“That’s what I live for!” “__________ is my life.”
Have you ever heard someone use one of these phrases? In regards to guns, fast cars, sports, fashion design shoes, clothes, or electronics - people often speak in superlative terms to describe the reality that they find elation and joy in being a part of some particular thing. “Shooting guns is my life.” “Shopping is what I live for!” We could call this their “assumed identity.” They are so consumed with these things that in their minds, it clearly defines who they are and all of the choices that they make.
“I am just a football junkie.” Or, “I only buy Nike.” We see assumed identities like these in many Americans, who see the activities they are a part of or the things they own as their distinctive self. They desire that others view them in certain ways. At times they are even willing to hide who they are behind these faux identities. They want their “bling” to sparkle so brightly that it blinds the viewer from the person wearing it. They want a sport, or a clothing tag to describe who they are. When people see them, they want people to see items and brands as their defining characteristic.
It is a sinful human tendency to seek identity in these things. Sadly, this is an endeavor that results in frustration and further dissatisfaction. Instead of being happy with the shoes I bought a month ago, my eyes turn to see the latest pair on the shelf or in the magazine. Instead of being satisfied with the iPhone in my pocket, I realize that the newer one is slimmer and faster. While my favorite football team is doing well this year, in a couple of years they may trade their best players and find themselves at the bottom of the athletic food chain. In setting my hope and identity in things that Jesus would refer to as that which “moths and rust corrupt, and thieves break through and steal,” I am setting myself up for broken heartedness and further dissatisfaction.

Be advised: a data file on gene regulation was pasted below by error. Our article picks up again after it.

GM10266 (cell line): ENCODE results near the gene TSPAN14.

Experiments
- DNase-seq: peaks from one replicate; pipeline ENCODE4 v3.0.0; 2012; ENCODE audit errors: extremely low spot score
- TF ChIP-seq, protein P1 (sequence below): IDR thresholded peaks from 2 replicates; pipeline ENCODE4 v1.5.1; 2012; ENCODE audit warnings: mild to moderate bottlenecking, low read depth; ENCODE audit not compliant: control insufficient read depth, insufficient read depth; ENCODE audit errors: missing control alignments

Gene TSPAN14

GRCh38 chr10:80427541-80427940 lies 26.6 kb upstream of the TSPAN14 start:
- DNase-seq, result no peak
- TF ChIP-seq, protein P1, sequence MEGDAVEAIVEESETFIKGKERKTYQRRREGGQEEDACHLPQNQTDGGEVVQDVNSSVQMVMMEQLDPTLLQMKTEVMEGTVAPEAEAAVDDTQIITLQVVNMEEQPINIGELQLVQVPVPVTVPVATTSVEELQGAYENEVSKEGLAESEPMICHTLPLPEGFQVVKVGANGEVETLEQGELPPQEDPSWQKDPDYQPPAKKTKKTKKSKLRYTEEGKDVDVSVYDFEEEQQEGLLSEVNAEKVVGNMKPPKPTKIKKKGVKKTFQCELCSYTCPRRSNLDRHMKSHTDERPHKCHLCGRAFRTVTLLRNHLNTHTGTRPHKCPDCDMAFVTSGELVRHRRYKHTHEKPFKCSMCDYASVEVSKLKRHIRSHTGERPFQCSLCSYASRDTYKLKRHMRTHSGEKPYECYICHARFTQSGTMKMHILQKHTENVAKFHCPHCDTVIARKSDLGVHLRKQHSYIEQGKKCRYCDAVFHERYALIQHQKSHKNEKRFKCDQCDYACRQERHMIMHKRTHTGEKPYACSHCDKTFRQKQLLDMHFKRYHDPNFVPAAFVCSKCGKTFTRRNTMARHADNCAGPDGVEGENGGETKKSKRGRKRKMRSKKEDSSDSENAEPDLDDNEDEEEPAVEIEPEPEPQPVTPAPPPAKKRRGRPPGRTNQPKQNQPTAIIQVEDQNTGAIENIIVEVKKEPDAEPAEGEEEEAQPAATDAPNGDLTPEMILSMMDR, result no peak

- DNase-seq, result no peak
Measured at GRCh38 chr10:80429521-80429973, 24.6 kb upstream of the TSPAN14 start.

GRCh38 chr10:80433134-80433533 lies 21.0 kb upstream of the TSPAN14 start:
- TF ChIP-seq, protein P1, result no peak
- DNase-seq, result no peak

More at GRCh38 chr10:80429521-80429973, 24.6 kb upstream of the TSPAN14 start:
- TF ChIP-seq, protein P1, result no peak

Christ did not find himself in this dilemma. Rather, He revealed where His identity was settled in John 8:29, “I do always those things that please [the Father].” It was His life goal to only live in obedience to God. This was what He invested His money in. This is what influenced His every decision. This is what informed every relationship. He lived differently than those around Him.
In John 4, He explained it to the disciples in these terms, “I have meat to eat that ye know not of.” He then went on to explain, “My meat is to do the will of him that sent me.” He was basically saying, “This is what I live for – to do whatever God wants.” This was His life goal. When His disciples questioned why He was talking to the Samaritan woman and why He was staying at Jacob’s Well waiting for the herds of Samaritans to come to him, His response would have simply been – This is what I was made for, teaching the truth of God to people. His identity was secured in that which could never leave Him wanting something greater, because there was nothing greater than obeying God.
Verse 39 tells us that God’s will was accomplished in the humble, lunch-skipping obedience of Jesus. “Many of the Samaritans of that city believed on him.” He had come to that place obeying God, and He had stayed in that place obeying God. Bringing people in faith to give glory to God was what Jesus lived for.
Food For Thought: What did Jesus live for? How does that compare to the way you live your life?